After a number of concepts and a whole lot of anticipation, here it is. The final, production version of the Honda Civic Type R made its appearance at the Geneva Motor Show.
And it’s just taken the title of fastest front-wheel drive car at the Nurburgring – clocking a time of 7:50.63. According to the internet, it’s quicker than a Ferrari F430 (7:55) and it bested the former holder of the title substantially; the Renault Mégane RS 275 Trophy-R did it in 7:54.36.
If there were doubts about the Type R’s credentials, this feat certainly helps allay them. Could it be that the mightiest Civic is totally worth the wait? We’ll have to see when we test it of course and it is expected to land on South African shores this year. Powering the Type R is a new turbocharged 2.0-litre engine. From the figures it seems they’ve clearly addressed one of the previous model’s shortcomings – a dearth of power. It packs 228kW and 400Nm and lays claim to being the most powerful specimen in the breed’s history. Red-line is at 7000rpm and Honda claims a 0-100km/h time of 5.7 seconds and a top speed of 270km/h. There’s no twin-clutch transmission either – just a conventional, six-speed manual gearbox.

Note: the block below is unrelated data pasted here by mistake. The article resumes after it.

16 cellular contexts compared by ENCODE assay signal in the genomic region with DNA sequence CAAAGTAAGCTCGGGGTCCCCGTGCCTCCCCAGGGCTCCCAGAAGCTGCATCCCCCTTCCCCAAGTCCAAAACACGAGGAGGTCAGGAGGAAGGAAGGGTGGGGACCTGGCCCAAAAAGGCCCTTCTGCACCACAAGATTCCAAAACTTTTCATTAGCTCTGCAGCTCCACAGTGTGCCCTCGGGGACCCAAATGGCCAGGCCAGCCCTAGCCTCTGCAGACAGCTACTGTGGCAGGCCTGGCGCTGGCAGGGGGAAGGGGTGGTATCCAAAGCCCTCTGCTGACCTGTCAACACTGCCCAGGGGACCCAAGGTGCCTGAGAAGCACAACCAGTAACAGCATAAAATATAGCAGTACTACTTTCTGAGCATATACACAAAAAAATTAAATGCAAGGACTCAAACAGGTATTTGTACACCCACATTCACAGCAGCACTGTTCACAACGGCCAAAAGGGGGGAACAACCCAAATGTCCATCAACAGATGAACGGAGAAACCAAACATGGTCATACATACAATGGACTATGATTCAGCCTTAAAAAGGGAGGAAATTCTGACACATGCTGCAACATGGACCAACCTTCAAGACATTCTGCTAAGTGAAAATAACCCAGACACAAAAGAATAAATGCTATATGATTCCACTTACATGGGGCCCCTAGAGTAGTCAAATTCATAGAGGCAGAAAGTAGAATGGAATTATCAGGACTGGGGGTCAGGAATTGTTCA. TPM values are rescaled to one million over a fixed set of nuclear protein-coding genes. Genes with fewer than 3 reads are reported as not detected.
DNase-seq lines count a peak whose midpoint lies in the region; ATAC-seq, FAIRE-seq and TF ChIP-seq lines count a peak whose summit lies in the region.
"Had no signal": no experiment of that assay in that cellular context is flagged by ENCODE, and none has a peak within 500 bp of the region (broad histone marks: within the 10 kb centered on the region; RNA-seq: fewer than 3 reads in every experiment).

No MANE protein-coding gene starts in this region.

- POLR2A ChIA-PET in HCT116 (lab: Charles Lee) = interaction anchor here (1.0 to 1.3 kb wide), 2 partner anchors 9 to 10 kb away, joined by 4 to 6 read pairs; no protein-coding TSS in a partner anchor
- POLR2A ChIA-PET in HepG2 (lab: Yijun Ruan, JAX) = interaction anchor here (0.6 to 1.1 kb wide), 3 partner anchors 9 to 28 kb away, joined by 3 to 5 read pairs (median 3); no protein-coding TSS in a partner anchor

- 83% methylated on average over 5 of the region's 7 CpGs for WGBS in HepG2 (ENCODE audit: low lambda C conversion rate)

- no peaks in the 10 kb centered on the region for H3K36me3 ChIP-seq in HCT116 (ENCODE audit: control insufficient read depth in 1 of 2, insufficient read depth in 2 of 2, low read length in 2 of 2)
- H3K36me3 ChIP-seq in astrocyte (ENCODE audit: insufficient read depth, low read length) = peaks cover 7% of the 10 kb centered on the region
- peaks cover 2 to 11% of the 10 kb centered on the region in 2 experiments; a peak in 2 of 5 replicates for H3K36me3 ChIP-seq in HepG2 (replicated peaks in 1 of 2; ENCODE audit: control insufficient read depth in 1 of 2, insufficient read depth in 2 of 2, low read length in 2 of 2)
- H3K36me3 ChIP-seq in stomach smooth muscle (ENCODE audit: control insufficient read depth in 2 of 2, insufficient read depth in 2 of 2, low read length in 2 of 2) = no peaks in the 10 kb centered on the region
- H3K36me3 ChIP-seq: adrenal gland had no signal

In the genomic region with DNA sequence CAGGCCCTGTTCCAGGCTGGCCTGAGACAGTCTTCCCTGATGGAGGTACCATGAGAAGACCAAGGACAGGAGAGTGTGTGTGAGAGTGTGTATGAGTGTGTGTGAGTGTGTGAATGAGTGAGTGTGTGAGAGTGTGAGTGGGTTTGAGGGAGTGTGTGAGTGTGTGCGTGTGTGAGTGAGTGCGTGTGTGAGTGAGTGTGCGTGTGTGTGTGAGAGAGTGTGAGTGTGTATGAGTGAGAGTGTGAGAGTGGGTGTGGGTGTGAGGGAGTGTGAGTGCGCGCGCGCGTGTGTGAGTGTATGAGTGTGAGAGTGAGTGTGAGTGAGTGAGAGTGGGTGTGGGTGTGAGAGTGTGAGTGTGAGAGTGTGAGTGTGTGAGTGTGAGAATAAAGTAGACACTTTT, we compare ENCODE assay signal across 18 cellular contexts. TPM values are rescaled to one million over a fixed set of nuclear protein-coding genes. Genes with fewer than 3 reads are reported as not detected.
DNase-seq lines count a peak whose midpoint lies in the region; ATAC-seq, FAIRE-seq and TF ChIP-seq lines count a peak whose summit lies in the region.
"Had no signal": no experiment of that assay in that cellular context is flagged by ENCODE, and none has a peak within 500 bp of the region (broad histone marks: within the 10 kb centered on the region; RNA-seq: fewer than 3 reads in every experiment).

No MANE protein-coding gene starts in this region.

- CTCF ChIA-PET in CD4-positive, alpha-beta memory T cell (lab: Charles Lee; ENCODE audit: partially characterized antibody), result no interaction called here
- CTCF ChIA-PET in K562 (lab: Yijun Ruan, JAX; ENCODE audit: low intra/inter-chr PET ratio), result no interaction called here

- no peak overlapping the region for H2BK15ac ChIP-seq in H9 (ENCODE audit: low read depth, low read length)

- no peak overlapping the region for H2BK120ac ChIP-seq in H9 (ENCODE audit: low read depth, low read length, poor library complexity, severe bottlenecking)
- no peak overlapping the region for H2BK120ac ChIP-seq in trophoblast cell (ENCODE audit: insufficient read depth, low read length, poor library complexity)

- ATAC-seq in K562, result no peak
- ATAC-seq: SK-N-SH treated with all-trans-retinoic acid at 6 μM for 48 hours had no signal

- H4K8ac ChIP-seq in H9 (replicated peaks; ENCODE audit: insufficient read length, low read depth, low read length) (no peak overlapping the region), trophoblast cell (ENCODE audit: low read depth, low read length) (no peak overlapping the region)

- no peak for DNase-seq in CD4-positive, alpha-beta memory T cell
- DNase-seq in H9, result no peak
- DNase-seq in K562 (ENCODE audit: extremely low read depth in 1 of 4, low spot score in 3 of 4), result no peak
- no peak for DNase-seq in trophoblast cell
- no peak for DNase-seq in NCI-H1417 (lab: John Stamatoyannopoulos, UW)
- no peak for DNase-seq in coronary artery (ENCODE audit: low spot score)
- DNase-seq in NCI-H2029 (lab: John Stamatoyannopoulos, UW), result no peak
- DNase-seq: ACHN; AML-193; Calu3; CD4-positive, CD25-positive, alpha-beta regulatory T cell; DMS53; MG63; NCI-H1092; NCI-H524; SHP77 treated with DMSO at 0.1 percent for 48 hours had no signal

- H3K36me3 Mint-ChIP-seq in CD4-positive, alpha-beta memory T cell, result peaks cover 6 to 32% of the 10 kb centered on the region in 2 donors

The suspension boasts a new adaptive damper system which promises to limit load transfer during sharp acceleration and abrupt cornering. But Honda also mentions that it’s more comfortable on the daily drive. A harsh ride was a major criticism of the old one. Plus, there’s a +R mode which sharpens the response of the chassis and powertrain – in this setting, the torque mapping is more aggressive, steering power assistance is reduced and the damping force is increased. It’s something Honda is adamant you’ll appreciate on those track days.
Now we think it looks great, but as expected, it’s more subdued than the original concepts. Notably, those striking blade-like rear lights were ditched for more conventional units. But the car still cuts a mean-looking profile, with its beefy arches and aerodynamic accoutrements. On the inside, it’s much like a standard Civic albeit with a liberal dose of R-specific items and plenty of red.
Pricing for our market is yet to be confirmed. In the UK it costs around £30 000 (R541 581). Of course, that direct conversion won’t hold given exchange rates and other economic factors.